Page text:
I’ve always admired the aesthetics of Japanese woodworking. Every time I visit Portland’s Japanese Gardens, I’m inspired to build my own variation of something I find there. I decided to build two simplified versions of Shinto gates (torii), the traditional entrance to Japanese Shinto shrines. I thought it would be a good project because I wanted to make pegged mortise and tenon joints with my new Festool 1400 router.
I’m making two of these, and they’ll go in our backyard garden. They’ll be built from cedar 4x4’s which I bought in May 2021, when lumber prices were through the roof. Ordinarily, I’d buy the best quality materials for a project like this, but I just couldn’t force myself to pay three times more for straight lumber with no knots. I was going to plane them down anyway, so I just picked the best second quality boards I could find.
I bought a Festool miter saw in 2000, and never looked back. I own lots and lots of tools, but since I focus on fine woodworking and finish carpentry, It seems like I’m always adding to my Festool collection. But, boy, they’re expensive. My new router cost about three times more than I’ve ever paid for a router and, frankly, I never imagined I’d spend that much. But it was so worth it.
There are several ways to do just about anything in woodworking, and these large mortise and tenon joints are no exception. I really enjoyed figuring out how best to make both parts of the joints with the tools I have, with enough precision so that when it came time to assemble everything, it wouldn’t be a fight.
The first one is about twelve feet long and seven feet high, and is made of cedar 4 x 4 and 4 x 6. It went together surprisingly easily. It’s so satisfying when the joints fit together just right: not too tight, not too loose.
One could argue that it’s a lot of work just to make something to string my tomato plants to, and I don’t disagree. On the other hand, I’ve made something that challenged my woodworking skills and creativity, adds a lot to the aesthetic of our backyard, and will be around for a long time. I’m just starting on the second one. I love woodworking.
Whether there's a pandemic happening and you need to find a place to gather with people outside, or you're just excited to spend time in the fresh air, the backyard is a great resource for extending the overall living space in your home. Here are five ways you can get more from the land behind your home.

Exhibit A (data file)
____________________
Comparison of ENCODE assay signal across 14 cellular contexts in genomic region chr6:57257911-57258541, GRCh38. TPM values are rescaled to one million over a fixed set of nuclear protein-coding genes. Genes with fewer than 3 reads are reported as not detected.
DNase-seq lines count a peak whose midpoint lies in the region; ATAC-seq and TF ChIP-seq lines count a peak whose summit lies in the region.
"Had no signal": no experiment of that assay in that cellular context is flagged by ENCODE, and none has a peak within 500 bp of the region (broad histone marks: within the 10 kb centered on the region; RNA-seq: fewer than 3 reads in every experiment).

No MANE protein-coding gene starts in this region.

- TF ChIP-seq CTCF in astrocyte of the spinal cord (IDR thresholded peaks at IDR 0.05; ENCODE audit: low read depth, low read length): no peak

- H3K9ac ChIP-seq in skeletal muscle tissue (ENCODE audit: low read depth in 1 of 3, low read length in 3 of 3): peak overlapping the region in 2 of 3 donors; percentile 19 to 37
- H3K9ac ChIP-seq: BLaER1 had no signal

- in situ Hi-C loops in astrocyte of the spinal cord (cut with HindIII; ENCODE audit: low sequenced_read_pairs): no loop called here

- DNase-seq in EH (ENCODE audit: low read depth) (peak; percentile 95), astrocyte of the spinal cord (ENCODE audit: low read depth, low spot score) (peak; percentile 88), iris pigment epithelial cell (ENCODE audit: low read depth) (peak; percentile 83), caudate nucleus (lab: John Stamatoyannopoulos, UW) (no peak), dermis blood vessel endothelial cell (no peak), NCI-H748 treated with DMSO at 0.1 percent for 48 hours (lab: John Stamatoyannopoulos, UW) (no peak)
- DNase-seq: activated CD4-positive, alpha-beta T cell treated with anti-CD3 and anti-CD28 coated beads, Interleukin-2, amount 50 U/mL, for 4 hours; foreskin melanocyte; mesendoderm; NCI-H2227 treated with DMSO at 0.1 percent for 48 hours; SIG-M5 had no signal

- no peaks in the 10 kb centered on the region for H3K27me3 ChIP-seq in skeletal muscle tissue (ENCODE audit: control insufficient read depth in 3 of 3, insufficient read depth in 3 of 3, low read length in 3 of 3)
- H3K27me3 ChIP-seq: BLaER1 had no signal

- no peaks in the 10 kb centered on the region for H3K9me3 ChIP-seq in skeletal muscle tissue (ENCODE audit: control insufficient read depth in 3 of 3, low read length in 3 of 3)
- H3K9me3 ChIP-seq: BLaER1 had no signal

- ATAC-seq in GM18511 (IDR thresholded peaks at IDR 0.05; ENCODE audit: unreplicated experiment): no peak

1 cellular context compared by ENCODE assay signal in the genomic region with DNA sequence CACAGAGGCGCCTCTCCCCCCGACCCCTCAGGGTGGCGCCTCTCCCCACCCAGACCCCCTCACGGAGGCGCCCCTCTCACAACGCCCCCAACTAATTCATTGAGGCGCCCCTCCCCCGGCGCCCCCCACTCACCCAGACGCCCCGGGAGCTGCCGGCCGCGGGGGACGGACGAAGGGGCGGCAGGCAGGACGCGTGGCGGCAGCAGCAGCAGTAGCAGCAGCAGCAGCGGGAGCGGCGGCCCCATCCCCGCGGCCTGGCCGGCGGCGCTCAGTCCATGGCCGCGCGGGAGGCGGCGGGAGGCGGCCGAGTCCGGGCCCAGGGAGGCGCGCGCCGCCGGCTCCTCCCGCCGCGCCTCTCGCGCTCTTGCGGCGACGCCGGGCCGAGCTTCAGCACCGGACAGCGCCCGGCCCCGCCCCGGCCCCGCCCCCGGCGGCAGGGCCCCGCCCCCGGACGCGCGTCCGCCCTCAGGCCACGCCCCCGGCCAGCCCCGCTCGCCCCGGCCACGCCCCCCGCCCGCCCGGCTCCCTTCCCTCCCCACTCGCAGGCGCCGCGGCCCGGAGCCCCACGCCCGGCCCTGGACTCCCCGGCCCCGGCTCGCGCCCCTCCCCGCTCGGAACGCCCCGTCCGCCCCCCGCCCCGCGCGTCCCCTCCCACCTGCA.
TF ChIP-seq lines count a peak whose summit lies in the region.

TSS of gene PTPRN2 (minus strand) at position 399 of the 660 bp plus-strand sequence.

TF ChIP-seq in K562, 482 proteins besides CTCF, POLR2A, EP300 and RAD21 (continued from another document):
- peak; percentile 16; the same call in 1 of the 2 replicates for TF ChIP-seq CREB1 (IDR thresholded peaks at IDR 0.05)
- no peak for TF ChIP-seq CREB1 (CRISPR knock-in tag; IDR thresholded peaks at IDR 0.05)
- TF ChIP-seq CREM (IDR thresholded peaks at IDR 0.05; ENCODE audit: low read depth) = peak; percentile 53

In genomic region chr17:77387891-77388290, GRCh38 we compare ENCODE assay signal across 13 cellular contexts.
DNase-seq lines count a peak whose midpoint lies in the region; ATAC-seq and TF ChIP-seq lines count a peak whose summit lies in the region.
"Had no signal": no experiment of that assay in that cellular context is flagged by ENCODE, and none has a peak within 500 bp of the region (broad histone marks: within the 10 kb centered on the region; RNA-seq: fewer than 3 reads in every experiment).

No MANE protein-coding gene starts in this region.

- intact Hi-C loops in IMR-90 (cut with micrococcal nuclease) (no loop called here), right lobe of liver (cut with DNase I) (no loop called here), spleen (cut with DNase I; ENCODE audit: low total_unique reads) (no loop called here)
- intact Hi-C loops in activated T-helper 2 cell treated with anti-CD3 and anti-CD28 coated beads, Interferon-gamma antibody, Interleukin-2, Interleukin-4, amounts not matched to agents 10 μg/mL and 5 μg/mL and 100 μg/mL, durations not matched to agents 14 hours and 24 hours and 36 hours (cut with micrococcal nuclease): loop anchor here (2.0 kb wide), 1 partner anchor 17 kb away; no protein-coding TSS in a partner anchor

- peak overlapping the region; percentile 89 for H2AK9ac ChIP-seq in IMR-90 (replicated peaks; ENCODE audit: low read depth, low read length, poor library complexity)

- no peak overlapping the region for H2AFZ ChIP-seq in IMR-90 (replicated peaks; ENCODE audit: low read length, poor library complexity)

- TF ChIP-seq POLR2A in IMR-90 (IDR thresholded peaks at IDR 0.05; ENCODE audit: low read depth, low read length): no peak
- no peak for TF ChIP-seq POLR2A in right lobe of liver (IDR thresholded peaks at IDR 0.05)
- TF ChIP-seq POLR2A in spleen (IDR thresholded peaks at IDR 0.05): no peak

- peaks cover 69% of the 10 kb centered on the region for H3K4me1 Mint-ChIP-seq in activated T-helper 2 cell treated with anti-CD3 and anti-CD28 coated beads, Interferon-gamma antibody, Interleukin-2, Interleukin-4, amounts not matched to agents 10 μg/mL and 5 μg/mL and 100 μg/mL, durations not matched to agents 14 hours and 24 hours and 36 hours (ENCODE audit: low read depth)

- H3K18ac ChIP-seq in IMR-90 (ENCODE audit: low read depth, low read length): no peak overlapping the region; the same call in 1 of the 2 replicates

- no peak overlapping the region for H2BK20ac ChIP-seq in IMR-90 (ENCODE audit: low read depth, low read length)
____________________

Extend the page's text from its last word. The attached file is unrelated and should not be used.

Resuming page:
1. Build a deck
In the Northwest, a covered deck is a must for enjoying all seasons out of doors. For our home, I built a deck that runs the full length of our house, with a roof covering half of it. With the addition of a built-in barbecue (a Big Green Egg) and a granite countertop, we've created an al fresco kitchen space. We barbecue about once a week, including a turkey every Thanksgiving. There’s room for soaking up sun on the other half of the deck (this is a favorite with the cat.) It’s like an addition to the house.
2. Add some raised beds
I built two beds from cinderblocks then covered them with cedar. There’s seating on the top, and you get the warmth and beauty of wood, plus the longevity of concrete. Last year we had a lot of luck with tomatoes. (The broccoli, not so much.) You can add coverings to make cold frames to get an early start on planting.
3. Put in a greenhouse
If you really want to get an early start on your gardening, a greenhouse is a great way to go. Ours has electricity and water to make it easier to tend to the seedlings.
4. Add some lighting
Solar-powered lights make it easy to illuminate pathways, stairs, and even trees and shrubs. They can add a lot of depth to dark corners (and hopefully keep away the raccoons.) Built-in lights on the deck and patio also make entertaining easier.
5. Install a trellis
Climbing plants need a place to live, too! I built a nice trellis to support our tomatoes last season, and we also used some pre-made options to provide structure for the grapes in the raised beds.
Having a landscape plan can make it easier, and getting some expert advice on bigger projects like the deck and raised beds, which is where we can help.
Bonus tip: Adding a birdhouse can make sitting outside even more fun. Next time, I'll share an example of a recent project I helped a friend build... it's more of a mid-century modern avian condo.